Quotas.

(b) * * *

(1) * * *

(i) Fishing seasons. The commercial quotas for large coastal sharks, small coastal sharks, and pelagic sharks will be split among three fishing seasons: January 1 through April 30, May 1 through August 31, and September 1 through December 31.

(ii) * * *

(iii) Large coastal sharks. The annual commercial quota for large coastal sharks is 1,017 mt dw, unless adjusted pursuant to paragraph (b)(1)(vi) of this section. This annual quota is split among the regions as follows: 49 percent to the Gulf of Mexico, 38 percent to the South Atlantic, and 13 percent to the North Atlantic. The length of each fishing season will be determined based on the projected catch rates, available quota, and other relevant factors. Prior to the beginning of the season, NMFS will file with the Office of the Federal Register for publication, consistent with the Administrative Procedure Act, the length of each season.

(iv) Small coastal sharks. The annual commercial quota for small coastal sharks is 454 mt dw, unless adjusted pursuant to paragraph (b)(1)(vi) of this section. This annual quota is split among the regions as follows: 10 percent to the Gulf of Mexico, 87 percent to the South Atlantic, and 3 percent to the North Atlantic.

(v) * * *

(vi) Annual adjustments. (A) NMFS will adjust the next year's fishing season quotas for large coastal, small coastal, and pelagic sharks to reflect actual landings during any fishing season in any particular region. For example, a commercial quota underharvest or overharvest in the fishing season in one region that begins January 1 will result in an equivalent increase or decrease in the following year's quota for that region for the fishing season that begins January 1.

(1) NMFS will adjust a region's quota based on the following criteria: if a region has an overharvest of 10 percent or greater of its regional quota, and any other region or regions has an underharvest of more than 10 percent of their respective quotas, then NMFS may transfer up to 10 percent of the quota from the region or regions with the underharvest to the region with the overharvest. Any overharvest above that 10 percent would be counted against that region's quota for the same season of the following year. If the underharvest is less than 10 percent of the quota for any other region or regions, NMFS would not transfer any quota, even if another region or regions had an overharvest in excess of 10 percent.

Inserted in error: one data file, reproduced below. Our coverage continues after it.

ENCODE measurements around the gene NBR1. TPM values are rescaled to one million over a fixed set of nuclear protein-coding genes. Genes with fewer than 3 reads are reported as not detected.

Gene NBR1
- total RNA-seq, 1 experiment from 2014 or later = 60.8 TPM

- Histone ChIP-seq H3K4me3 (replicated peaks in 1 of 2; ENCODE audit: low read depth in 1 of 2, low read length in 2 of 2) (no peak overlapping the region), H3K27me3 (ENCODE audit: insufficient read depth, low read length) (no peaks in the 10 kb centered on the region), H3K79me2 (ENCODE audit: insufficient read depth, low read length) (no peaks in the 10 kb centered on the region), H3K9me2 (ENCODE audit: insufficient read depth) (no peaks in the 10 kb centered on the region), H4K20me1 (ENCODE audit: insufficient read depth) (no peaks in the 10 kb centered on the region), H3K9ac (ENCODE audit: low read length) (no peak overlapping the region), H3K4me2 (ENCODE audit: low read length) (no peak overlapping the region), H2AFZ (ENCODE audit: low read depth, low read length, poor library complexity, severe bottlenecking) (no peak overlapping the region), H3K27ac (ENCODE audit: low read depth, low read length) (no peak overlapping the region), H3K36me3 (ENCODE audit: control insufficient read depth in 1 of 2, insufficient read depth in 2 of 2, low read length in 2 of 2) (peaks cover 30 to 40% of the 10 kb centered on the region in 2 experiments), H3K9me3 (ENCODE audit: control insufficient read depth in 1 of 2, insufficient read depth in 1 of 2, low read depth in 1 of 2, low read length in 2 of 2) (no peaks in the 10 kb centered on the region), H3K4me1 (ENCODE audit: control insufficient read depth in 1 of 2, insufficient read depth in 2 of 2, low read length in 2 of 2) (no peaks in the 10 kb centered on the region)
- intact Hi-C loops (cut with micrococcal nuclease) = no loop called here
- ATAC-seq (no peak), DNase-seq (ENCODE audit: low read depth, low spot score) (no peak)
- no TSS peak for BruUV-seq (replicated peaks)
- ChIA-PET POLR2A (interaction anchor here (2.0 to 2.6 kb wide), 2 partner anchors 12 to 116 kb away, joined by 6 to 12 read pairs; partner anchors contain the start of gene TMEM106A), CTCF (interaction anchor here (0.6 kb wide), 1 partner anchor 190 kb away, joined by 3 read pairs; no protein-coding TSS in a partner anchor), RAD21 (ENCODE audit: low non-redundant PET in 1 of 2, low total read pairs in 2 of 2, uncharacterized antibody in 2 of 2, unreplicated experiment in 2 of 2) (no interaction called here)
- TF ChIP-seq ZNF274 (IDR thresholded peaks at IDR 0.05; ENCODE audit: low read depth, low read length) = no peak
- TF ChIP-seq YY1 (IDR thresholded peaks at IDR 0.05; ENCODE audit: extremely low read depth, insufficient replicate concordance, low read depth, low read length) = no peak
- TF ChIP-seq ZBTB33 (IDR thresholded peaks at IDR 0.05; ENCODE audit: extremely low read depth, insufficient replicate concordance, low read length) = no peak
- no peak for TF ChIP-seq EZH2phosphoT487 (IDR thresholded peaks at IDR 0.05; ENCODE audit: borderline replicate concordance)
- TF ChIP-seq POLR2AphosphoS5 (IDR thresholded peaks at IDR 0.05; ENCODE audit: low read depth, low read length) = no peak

(2) Other factors NMFS would consider before making a transfer include, but are not limited to, the likelihood of protected species interactions and bycatch rates within a region, historic landings for the region, total landings reported for all regions at the end of their respective seasons, the number of storms during the open season, the size of a region's quotas, the amount of available quota remaining, the projected ability of the vessels fishing in the region from which the quota is proposed to be removed to harvest the remaining quota, and the projected ability of vessels fishing in the region receiving the quota to harvest the additional quota.

(3) Quotas for each region would be further divided among the trimester seasons based upon historic landings in each of the seasons. NMFS would make adjustments to trimester season quotas based on a number of factors including, but not limited to: the historic landings for each trimester season in a particular region, total landings reported for all seasons at the end of their respective seasons, the number of storms during each open season, the size of each seasonal quota, the amount of available quota remaining, and the projected ability of vessels fishing in the season receiving additional quota to harvest the additional quota. Prior to the beginning of the season, NMFS will file with the Office of the Federal Register for publication, consistent with the Administrative Procedure Act, any annual adjustment.

(B) NMFS will reduce the annual commercial quota for pelagic sharks by the amount that the blue shark quota is exceeded prior to the start of the next fishing season.

(C) * * *

End Supplemental Information

[FR Doc. 04-21002 Filed 9-14-04; 2:52 pm]

BILLING CODE 3510-22-S